This port has a Natural Harbor
Fertile Soil (Sugar)
History[edit | edit source]
Jaqueme is on the island of Hispaniola. Jaqueme is located in the Baie of Jacquemel (also known as "Horseshoe Bay"). The city was created in 1698 as the capital of the south eastern part of the French colony Saint-Domingue. Jaqueme was Taíno territory of the Xaragua chiefdom ruled by cacique (chief) Bohechio. The indigenous name of the town is Yaquimel, renamed by the French to Jacquemel and then in Creole to Jacmel.
The recorded history of Hispaniola began on December 5, 1492 when the European navigator Christopher Columbus happened upon a large island in the region of the western Atlantic Ocean that later came to be known as the Caribbean Sea. It was inhabited by the Taíno, an Arawakan people, who variously called their island Ayiti, Bohio or Kiskeya. Columbus promptly claimed the island for the Spanish Crown, and renamed it La Isla Española ("the Spanish Island"), or Hispañola (later Anglicized as Hispaniola).
Columbus established a small settlement, but, when he returned in 1493, the settlers had disappeared, presumably killed. He claimed the whole island for Spain, and left his brother Bartholomew Columbus to found a new settlement. Following the arrival of Europeans, Hispaniola's indigenous population suffered near-extinction, in possibly the worst case of depopulation in the Americas. The high mortality in the colony can be attributed at least in part to murder, forced labour and repression. But experience elsewhere suggests that the natives were exposed to Old World diseases, from which they had no immunity. However, a significant number of the Taínos survived and set up villages elsewhere, away from European settlements.
Spanish interest in Hispaniola began to wane in the 1520s, as more lucrative gold and silver deposits were found in Mexico and South America. Thereafter the population of Spanish Hispaniola grew slowly. Fearful of pirate attacks the king of Spain in 1606 ordered all colonists on Hispaniola to move closer to the capital city, Santo Domingo. The decision backfired, as British, Dutch and French pirates then established bases on the island's abandoned northern and western coasts.
French buccaneers established a settlement on the island of Tortuga in 1625, before going to Grande Terre (mainland). They survived by pirating Spanish ships, eating wild cattle and hogs, and selling hides to traders of all nations. Although the Spanish destroyed the buccaneers' settlements several times, on each occasion they returned due an abundance of natural resources: hardwood trees, wild hogs and cattle, and fresh water. The settlement on Tortuga was officially established in 1659 under the commission of King Louis XIV.
Among the buccaneers was Bertrand d'Ogeron. He played a big part in the settlement of Saint Domingue. He was able to support the plantation of tobacco, thus allowing to turn into a sedentary population number of buccaneers and freebooters who didn’t gently accept the royal authority until 1660. d'Orgeron also attracted many colonists of Martinique and Guadeloupe, like Jean Roy, Jean Hebert and his family and Guillaume Barre and his family, driven out by the land pressure which was generated by the extension of the sugar dwellings. But in 1670, short after Cap François (later Cap Français, now Cap-Haïtien) had been established, the crisis of tobacco intervened and a great number of places was abandoned. The rows of freebooting grew bigger; plundering, like those of Vera Cruz in 1683 or of Campêche in 1686, became increasingly numerous and Jean-Baptiste Colbert, Marquis de Seignelay, elder son of Jean Baptist Colbert and at the time Minister of the Navy, brought back some order by taking a great number of measures. Among those appeared the creation of plantations of indigo and of cane sugar. The first sugar windmill was created in 1685.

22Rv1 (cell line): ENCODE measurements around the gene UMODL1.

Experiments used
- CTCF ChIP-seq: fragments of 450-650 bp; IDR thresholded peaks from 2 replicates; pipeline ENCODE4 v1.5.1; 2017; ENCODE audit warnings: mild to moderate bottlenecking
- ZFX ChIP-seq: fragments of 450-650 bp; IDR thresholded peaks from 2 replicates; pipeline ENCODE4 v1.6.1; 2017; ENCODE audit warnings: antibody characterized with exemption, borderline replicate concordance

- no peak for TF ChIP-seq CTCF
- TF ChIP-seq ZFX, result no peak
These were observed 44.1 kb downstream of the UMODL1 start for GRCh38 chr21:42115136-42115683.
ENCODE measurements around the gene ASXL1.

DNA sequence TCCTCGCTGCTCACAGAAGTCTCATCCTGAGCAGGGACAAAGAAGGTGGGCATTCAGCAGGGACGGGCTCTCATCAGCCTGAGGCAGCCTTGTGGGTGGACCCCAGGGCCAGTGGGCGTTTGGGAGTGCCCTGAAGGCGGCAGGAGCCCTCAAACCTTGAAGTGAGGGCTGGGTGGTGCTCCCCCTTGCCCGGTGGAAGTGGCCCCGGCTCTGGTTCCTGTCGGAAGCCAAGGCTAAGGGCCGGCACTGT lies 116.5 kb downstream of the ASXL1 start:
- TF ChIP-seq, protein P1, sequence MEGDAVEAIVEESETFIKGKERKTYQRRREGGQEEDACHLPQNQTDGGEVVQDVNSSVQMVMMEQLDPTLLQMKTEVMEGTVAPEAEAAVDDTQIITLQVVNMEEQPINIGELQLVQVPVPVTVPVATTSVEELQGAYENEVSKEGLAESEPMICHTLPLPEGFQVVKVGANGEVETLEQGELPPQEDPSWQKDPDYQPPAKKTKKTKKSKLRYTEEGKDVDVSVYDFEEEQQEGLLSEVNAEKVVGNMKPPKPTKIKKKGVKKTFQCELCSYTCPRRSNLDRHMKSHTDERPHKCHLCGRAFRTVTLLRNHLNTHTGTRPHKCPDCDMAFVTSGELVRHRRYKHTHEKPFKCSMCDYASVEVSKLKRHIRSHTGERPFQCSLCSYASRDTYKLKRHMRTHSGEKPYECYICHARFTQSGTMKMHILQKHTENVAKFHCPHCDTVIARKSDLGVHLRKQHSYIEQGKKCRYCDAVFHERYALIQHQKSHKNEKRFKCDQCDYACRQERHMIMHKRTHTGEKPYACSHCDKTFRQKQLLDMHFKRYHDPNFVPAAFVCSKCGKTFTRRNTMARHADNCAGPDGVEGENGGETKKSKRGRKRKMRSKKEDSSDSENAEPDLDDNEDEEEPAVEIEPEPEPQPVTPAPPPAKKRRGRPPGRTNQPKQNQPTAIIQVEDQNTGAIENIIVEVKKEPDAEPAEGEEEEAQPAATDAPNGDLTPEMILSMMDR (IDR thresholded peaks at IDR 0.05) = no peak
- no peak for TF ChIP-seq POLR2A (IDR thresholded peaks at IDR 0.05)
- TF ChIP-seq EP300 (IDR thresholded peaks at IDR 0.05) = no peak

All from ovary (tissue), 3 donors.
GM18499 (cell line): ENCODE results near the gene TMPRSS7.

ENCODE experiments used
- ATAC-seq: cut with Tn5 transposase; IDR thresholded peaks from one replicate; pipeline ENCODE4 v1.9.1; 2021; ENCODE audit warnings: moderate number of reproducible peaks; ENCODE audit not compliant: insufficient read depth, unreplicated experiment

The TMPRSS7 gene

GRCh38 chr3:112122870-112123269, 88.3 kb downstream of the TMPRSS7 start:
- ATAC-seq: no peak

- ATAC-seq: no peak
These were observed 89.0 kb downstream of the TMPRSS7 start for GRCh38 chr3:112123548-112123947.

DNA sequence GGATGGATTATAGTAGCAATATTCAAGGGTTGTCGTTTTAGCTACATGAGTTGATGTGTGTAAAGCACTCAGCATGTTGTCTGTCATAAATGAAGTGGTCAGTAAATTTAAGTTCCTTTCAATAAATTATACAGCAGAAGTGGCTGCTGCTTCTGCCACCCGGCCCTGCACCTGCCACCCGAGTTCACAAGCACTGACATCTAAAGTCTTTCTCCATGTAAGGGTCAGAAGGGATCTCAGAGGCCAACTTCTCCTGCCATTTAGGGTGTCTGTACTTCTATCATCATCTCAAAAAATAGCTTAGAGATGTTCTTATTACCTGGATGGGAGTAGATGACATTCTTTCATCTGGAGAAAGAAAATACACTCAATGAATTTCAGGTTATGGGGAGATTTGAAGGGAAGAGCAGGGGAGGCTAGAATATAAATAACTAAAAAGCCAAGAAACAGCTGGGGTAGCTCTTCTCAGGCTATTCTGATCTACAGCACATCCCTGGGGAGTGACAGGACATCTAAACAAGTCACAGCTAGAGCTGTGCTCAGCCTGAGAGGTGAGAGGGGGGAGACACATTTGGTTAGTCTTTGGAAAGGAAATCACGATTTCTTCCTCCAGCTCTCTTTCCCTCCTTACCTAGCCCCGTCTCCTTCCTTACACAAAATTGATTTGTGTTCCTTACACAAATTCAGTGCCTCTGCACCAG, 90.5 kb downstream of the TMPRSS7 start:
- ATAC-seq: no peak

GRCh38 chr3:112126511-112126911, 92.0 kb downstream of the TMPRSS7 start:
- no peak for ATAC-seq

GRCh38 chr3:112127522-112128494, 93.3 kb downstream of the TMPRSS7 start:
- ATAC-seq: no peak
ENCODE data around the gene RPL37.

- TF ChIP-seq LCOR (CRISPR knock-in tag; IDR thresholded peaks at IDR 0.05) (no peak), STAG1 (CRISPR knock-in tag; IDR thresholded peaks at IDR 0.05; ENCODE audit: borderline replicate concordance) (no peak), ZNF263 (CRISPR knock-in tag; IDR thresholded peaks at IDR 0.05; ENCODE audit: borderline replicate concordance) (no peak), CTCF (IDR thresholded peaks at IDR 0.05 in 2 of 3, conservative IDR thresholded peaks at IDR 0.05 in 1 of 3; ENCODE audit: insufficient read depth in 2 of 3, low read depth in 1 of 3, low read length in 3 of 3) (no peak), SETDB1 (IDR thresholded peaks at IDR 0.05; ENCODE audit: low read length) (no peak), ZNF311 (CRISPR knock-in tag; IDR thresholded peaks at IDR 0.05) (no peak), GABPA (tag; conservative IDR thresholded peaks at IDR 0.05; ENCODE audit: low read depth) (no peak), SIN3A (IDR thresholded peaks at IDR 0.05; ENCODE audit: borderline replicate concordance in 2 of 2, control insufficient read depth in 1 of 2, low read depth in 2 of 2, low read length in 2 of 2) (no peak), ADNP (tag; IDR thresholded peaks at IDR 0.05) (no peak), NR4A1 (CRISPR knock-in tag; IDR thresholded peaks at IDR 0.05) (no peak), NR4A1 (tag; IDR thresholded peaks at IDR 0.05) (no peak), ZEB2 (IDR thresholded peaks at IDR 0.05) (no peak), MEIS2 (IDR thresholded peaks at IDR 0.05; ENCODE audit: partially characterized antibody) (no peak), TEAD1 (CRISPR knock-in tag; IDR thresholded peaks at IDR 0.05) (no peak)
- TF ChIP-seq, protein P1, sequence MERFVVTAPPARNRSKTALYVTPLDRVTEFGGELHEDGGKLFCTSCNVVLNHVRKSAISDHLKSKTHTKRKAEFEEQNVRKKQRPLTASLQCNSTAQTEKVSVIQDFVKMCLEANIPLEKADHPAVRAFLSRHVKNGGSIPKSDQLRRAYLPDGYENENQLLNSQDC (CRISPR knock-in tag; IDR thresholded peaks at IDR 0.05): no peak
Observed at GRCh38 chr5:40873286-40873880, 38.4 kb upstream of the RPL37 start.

Under the Treaty of Ryswick (1697), Spain officially ceded the western third of Hispaniola to France. Prior to the Seven Years' War (1756-1763), the economy of Saint-Domingue gradually expanded, with sugar and, later, coffee becoming important export crops. After the war, which disrupted maritime commerce, the colony underwent rapid expansion. In 1767, it exported 72 million pounds of raw sugar and 51 million pounds of refined sugar, one million pounds of indigo, and two million pounds of cotton. Saint-Domingue became known as the "Pearl of the Antilles" — one of the richest colonies in the 18th century French empire. By the 1780s, Saint-Domingue produced about 40 percent of all the sugar and 60 percent of all the coffee consumed in Europe. This single colony, roughly the size of Maryland or Belgium, produced more sugar and coffee than all of Britain's West Indian colonies combined.